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Moving Day Nightmares
A woman hired a moving company that said it charged $80 an hour and that it would take about five hours to complete her move from Bowie to Elkridge. Expecting to pay around $500, she was shocked when the company presented her with a bill for $2,300. It had taken the movers 14 hours to make the move, and the bill included $720 for packing materials.
Standing in front of your new home, after a long and tiring moving day, is no time to get into a dispute with the mover over the amount of the billespecially if the mover demands payment in cash. Yet it happens to consumers frequently.
The best way to avoid these problems is to find a company with a good reputation, and to understand thoroughly how the final cost of your move will be computed. Get recommendations for good moving companies from people you know. Call the Consumer Protection Division to find out if a company has complaints on record. Then, get estimates from two or three different moving companies. Ask to see in advance a copy of the contract you will be asked to sign. Read it to be sure you understand and accept its terms. Don't rely on a quick "guess-timate" given over the phone.
Moves: Paying by the Hour
of informal estimate can lead to an unpleasant surprise for the consumer
at the end of the move. It may take the moving crew much longer to perform
your move than estimated. You may have many more items to move than the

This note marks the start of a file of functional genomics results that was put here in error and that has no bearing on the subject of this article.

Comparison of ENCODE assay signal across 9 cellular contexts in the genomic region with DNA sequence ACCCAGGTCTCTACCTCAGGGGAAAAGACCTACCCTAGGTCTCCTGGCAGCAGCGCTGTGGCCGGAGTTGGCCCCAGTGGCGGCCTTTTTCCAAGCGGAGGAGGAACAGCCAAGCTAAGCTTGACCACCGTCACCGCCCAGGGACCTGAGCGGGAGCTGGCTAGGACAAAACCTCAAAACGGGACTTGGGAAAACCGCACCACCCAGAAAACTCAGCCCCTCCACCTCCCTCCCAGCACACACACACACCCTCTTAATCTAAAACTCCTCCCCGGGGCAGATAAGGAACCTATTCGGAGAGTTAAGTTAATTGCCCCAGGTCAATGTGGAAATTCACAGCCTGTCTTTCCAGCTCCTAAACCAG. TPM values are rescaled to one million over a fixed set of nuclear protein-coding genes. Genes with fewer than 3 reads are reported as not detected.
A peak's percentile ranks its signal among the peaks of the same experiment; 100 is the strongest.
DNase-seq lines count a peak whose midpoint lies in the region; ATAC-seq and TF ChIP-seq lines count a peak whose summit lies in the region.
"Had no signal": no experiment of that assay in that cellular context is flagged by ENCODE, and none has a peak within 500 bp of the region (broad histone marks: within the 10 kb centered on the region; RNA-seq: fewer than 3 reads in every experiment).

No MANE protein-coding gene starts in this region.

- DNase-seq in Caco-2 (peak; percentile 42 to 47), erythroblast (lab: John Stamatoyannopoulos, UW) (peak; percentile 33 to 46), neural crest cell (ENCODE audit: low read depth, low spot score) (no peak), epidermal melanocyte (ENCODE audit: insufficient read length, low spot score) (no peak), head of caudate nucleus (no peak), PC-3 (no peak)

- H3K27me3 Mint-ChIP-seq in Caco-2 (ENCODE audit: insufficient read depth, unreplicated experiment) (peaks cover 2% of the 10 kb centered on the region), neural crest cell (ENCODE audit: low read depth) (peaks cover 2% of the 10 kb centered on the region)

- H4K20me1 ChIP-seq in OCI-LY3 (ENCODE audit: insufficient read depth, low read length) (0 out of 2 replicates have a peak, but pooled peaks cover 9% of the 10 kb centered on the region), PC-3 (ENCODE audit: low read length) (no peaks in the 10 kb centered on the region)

"average" two-bedroom apartment, for example. Also, many companies
routinely add charges for the crew's travel time, for packing materials,
or for stairs or "long carries" between your door and the parking
lot, which might not be mentioned during your telephone call.
What if you do end up with a bill that you wish to dispute? In the past, movers could refuse to unload your belongings unless you paid what they said you owed, even if it was hundreds or thousands of dollars more than the estimate. Now, Maryland law protects consumers from this situation. In an intrastate move, a mover must deliver your goods to you once it has loaded them onto its truck. If you have a dispute over the bill, the mover must still deliver your goods, and then use any legal collection efforts to recover the disputed amount. If a mover threatens to withhold your goods, you should call the police. You can also file a complaint for mediation with the Consumer Protection Division.
You can read the Maryland law requiring a mover to deliver the consumer's goods (PDF document).
Moves: Weight Surprises
A nonbinding estimate is only the mover's best guess of what it will cost for your move. You will be charged according to the mover's tariff for the actual weight of your shipment. To get the most accurate estimate of the weight of your shipment, show the mover all of your belongings, including items in the attic, basement or garage.
If the bill does turn out to be much higher than the estimate, the mover must release your goods to you as long as you pay 110% of the estimate, as long as you had a written, nonbinding estimate. You then have 30 days to pay any remaining charges.
When giving you an estimate, an interstate mover is required to give you a copy of the booklet "Your Rights and Responsibilities When You Move," prepared by the Federal Highway Administration. You can view it here www.fmcsa.dot.gov.
for Packing Materials
for Lost and Damaged Items
This coverage is so minimal that you should consider purchasing better coverage. The mover may offer you the option to buy a higher level of valuation that would pay for the actual value of your items or replacement cost. Even better, you could obtain insurance from your own insurance carrier or pay your mover to buy true insurance for you from an insurance company. If you have homeowner's insurance, check to see if your policy covers loss or damage during moves.
Revised Feb 2010
Attorney General of Maryland 1 (888) 743-0023 toll-free / TDD: (410) 576-6372